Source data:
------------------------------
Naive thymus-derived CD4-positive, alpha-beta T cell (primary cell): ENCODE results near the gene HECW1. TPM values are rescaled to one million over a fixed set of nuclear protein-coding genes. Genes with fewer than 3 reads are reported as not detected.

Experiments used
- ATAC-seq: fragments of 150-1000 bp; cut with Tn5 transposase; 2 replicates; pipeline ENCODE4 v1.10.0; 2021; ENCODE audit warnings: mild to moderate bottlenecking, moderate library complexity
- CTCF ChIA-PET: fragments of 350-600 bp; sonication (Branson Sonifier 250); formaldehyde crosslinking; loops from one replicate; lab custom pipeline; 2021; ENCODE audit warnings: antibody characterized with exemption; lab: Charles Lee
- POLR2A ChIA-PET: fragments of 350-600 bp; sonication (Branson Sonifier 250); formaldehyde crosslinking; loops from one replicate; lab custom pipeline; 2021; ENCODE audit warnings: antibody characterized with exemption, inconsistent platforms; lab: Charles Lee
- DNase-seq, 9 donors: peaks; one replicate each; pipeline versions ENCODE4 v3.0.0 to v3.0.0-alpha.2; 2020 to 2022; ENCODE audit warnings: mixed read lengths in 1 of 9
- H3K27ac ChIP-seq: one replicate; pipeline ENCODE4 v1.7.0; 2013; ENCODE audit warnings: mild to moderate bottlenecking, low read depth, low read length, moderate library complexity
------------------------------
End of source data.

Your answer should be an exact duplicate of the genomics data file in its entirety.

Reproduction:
Naive thymus-derived CD4-positive, alpha-beta T cell (primary cell): ENCODE results near the gene HECW1. TPM values are rescaled to one million over a fixed set of nuclear protein-coding genes. Genes with fewer than 3 reads are reported as not detected.

Experiments used
- ATAC-seq: fragments of 150-1000 bp; cut with Tn5 transposase; 2 replicates; pipeline ENCODE4 v1.10.0; 2021; ENCODE audit warnings: mild to moderate bottlenecking, moderate library complexity
- CTCF ChIA-PET: fragments of 350-600 bp; sonication (Branson Sonifier 250); formaldehyde crosslinking; loops from one replicate; lab custom pipeline; 2021; ENCODE audit warnings: antibody characterized with exemption; lab: Charles Lee
- POLR2A ChIA-PET: fragments of 350-600 bp; sonication (Branson Sonifier 250); formaldehyde crosslinking; loops from one replicate; lab custom pipeline; 2021; ENCODE audit warnings: antibody characterized with exemption, inconsistent platforms; lab: Charles Lee
- DNase-seq, 9 donors: peaks; one replicate each; pipeline versions ENCODE4 v3.0.0 to v3.0.0-alpha.2; 2020 to 2022; ENCODE audit warnings: mixed read lengths in 1 of 9
- H3K27ac ChIP-seq: one replicate; pipeline ENCODE4 v1.7.0; 2013; ENCODE audit warnings: mild to moderate bottlenecking, low read depth, low read length, moderate library complexity